While dog sitting for a neighbor in 1982 I noticed Iron Maiden’s new record The Number of the Beast on his turntable. I played the album for hours and when my neighbor came home I asked him if he could copy it onto a cassette for me. He just gave me the record as payment for watching his dog instead. Dog sitting opened the door to the world of Heavy Metal.

Pentagram. Scary shit!

I remember coming home from the record store in 1983 with Mötley Crüe’s second album Shout at the Devil. It had a black gatefold sleeve with a pentagram on it. I hadn’t dared to show my parents the cover of the Iron Maiden album, but this time I was wondering if I had taken it a bit too far. The Number of the Beast was evil but Shout at the Devil was straight up satanic. It felt like a step towards the dark side. I had the same feeling when I ordered W.A.S.P.‘s debut single “Animal (F**k Like a Beast)” via mail order from Sweden. That was definitely not a track you would play for your parents.

CovermixOther albums I bought when I had the money for it back then included TNT – Knights of the New Thunder, W.A.S.P. – W.A.S.P., Accept – Metal Heart, Van Halen – 1984, Dio – Holy Diver, Iron Maiden – Piece of Mind, Twisted Sister – Stay Hungry, Deep Purple – Perfect Strangers.  There were definitely a few classics there! I will bring these classic releases up later, along with the interviews I did with the same bands of course.

The way to keep track back then

I was always starving for information about my favorite bands and new albums so I started buying music magazines. I frequently bought a Swedish magazine called “Okej!” It was not a Rock magazine, but the chief editor, well-known Rock journalist Anders Tegner, was a Metal head and he made sure to lace every edition with the stuff I cared about. A bit later when my English improved (and my wallet allowed it) I bought all kinds of foreign Rock magazines like Kerrang!, Metal Hammer, Hit Parader and Circus. I still like to pick up an old magazine and read interviews with bands that were about release albums that later became huge classics.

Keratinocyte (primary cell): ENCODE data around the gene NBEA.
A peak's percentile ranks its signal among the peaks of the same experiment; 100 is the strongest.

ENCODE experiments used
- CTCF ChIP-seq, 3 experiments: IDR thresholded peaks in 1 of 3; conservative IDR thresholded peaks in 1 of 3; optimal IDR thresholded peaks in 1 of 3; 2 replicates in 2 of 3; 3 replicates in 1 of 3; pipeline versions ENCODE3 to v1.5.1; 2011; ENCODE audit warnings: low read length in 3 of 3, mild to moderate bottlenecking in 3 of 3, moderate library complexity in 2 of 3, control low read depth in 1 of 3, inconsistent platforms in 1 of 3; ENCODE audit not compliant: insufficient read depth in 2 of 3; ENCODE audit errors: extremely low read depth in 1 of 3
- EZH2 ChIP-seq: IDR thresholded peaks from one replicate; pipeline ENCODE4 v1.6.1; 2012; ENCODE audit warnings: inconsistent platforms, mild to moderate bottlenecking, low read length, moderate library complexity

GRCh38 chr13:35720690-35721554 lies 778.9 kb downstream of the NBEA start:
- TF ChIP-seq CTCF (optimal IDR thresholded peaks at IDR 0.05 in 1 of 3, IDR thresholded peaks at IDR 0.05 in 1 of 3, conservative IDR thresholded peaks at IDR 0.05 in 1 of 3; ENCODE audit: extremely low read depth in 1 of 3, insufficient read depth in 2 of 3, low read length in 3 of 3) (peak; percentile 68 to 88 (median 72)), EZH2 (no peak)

In the 80s music channels like SKY Channel, Super Channel and MTV had their own weekly Hard Rock shows. I was always envious of my friends who had cable and could watch the shows, the new music videos and artist interviews. I gave some friends video tapes for them to record the shows for me, but they mostly forgot.

Radio was also a source of Hard Rock music. The Norwegian Broadcasting Corporation (NRK), which is the equivalent of the BBC in the UK, had a weekly top 10 show that aired every Saturday. Whenever a Hard Rock band had a hit you could usually hear it on that show. I was always ready with a cassette recorder to get my favorite songs on tape. The downside to this was that they rarely played the entire track. When it came to Hard Rock they usually faded the track in the middle of the guitar solo. There should be a law banning that!

In the mid 80s the number of local radio stations in Norway grew rapidly. By pure coincidence I tuned in to a channel called Radio 1 late one Sunday night, only to find that they had a Metal show on air. This became one of my major sources to new Metal music until I started my own radio show.

From mid 80s the number of international Hard Rock bands playing shows in Norway increased a lot and I went to as many gigs as I possibly could. In 1985 I started doing my first Hard Rock show on FM radio. This was the first seed that eventually sprouted into what you now know as Metal Express Radio.

The Whitesnake buttons collection

It costs a lot to keep Metal Express Radio running. Let’s face it, we’re a grassroots web radio and we do this because we love Metal. Any contributions that helps keeping us afloat are highly welcomed. We gladly accept donations on our donate page.


  • Stig G. Nordahl

    Stig is the founder and the president of Metal Express Radio, based out of Oslo, Norway. He has been around doing Metal radio since the mid-eighties. In fact, running Metal Express Radio takes almost all of his time. Is it worth it...? "Most times, yes," Stig says. "My philosophy is to try to give all Metal releases a fair chance to get promoted in one way or another. As you can imagine, it can be an arduous task to listen through about 20 albums every week! Still, I know we have the best METAL dedicated radio on this planet, and that is a reward in and of itself. I hope one day the whole Metal community can and will make listening to Metal Express Radio part of their daily rituals! Yeah, right..."